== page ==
EXETER, England (Reuters) - The level of immigration Britain would accept after a vote to leave the European Union would depend on the needs of the economy, former London mayor and de facto leader of the “Out” campaign Boris Johnson said on Wednesday.
Polls show immigration is a key voter concern ahead of a June 23 referendum on Britain’s EU membership and those who want to leave the bloc have made taking back control of the borders a central plank of their campaign. Business groups have expressed concern about the ability to hire EU workers following Brexit.
Johnson, touring southwest England on Out group Vote Leave’s campaign bus, declined to set an immigration cap.
“I haven’t got a figure in my head and I wouldn’t want to set a figure, but you need to look at each sector and you need to look at what the needs of the economy are, where it’s useful,” he told reporters.
“I’d have a system where you judged each case on its merits and you control it.”
Prime Minister David Cameron, who is campaigning for Britain to stay in the bloc, has come under pressure for failing to meet a 2010 promise to reduce the annual level of net migration to under 100,000. The current figure is more than three times that, according to official data.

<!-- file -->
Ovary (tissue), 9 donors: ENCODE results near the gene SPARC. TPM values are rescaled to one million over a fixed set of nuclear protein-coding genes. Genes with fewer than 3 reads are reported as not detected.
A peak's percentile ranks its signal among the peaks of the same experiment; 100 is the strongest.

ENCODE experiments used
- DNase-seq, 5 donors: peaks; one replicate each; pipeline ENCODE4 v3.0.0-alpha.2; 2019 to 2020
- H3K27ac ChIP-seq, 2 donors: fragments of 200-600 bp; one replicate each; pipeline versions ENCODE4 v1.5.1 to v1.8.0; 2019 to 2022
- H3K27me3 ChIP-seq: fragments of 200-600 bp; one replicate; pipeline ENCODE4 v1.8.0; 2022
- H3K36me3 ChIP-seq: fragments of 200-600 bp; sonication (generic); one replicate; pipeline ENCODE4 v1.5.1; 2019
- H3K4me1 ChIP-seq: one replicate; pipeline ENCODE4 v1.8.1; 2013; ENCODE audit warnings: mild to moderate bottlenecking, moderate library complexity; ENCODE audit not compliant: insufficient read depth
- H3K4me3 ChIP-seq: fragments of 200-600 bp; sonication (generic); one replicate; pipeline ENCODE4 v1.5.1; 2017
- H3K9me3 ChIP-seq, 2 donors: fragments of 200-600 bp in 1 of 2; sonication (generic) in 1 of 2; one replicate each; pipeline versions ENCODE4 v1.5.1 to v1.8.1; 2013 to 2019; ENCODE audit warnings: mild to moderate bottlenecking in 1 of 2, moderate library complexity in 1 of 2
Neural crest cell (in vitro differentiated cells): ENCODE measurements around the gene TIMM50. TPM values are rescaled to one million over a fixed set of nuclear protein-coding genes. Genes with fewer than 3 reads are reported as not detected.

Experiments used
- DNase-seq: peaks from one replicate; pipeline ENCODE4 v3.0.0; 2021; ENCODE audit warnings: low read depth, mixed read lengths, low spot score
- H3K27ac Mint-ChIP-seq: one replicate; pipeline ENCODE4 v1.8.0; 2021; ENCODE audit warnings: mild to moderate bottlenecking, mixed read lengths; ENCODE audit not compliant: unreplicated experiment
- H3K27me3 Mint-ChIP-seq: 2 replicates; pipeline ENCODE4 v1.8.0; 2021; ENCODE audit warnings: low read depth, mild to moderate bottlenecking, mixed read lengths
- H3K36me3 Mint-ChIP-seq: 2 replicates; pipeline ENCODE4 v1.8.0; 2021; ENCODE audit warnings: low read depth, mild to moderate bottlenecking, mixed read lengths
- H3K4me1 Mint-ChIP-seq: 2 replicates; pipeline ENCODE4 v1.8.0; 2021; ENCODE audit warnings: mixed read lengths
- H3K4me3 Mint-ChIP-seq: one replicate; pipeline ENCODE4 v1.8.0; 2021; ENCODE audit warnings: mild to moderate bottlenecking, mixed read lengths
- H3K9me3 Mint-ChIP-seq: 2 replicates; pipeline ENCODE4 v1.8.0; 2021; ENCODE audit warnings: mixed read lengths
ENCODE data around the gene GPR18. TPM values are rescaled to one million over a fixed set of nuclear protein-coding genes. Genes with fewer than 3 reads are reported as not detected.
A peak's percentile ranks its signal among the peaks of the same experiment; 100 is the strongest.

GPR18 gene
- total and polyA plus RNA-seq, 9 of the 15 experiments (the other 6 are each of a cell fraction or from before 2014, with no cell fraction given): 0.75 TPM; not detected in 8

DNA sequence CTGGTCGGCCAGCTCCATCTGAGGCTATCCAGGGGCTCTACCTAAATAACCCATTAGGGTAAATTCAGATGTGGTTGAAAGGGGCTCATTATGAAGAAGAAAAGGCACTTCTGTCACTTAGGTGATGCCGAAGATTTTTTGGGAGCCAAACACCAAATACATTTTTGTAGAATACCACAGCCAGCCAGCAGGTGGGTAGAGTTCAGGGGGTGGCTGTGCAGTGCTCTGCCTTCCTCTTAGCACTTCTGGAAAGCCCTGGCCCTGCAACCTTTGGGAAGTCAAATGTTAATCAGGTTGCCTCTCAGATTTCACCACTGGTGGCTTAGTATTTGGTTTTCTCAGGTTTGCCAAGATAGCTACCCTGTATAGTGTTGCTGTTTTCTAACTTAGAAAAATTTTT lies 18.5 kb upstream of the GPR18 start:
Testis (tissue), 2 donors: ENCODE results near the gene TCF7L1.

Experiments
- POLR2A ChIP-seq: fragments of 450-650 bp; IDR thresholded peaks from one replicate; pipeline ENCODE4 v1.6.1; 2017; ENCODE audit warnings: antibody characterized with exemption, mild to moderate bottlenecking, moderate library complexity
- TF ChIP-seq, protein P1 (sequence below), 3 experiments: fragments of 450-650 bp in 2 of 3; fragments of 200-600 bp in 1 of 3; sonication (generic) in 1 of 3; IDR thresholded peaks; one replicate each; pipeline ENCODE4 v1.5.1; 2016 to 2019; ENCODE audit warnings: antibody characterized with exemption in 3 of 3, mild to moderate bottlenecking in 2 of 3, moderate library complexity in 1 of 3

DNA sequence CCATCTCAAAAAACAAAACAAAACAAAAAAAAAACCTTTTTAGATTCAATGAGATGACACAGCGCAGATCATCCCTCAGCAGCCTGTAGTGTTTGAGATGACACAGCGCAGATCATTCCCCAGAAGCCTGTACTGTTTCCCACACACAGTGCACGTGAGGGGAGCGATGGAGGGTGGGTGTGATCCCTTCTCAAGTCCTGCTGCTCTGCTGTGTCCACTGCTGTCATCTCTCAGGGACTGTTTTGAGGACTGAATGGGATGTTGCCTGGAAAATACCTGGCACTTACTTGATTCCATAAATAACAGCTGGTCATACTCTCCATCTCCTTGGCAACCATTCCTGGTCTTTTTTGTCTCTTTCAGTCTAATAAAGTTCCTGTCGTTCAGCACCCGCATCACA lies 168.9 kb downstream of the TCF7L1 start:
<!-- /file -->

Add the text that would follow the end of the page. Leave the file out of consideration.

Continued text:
Johnson, widely seen as a possible successor to Cameron, said politicians had been dishonest with the public about immigration and that it was having control over who comes to Britain rather than the numbers that was important.
“I‘m pro-immigration ... but it should be controlled and there should be honesty and transparency,” he said. “Politicians, if they’re going to have a pro-migration policy, should take responsibility for it, stand up and explain why.”
Johnson, who along with fellow Out campaigners will criss-cross the country in a big red bus over the next six weeks, was greeted by supporters at every stop on Wednesday.
At a picturesque harbour in Cornwall where he paused for an ice cream, he took a few licks before passing it on to a member of the public to finish so he could carry on handing out leaflets before hopping back on the bus to visit a local brewery.
Editing by Stephen Addison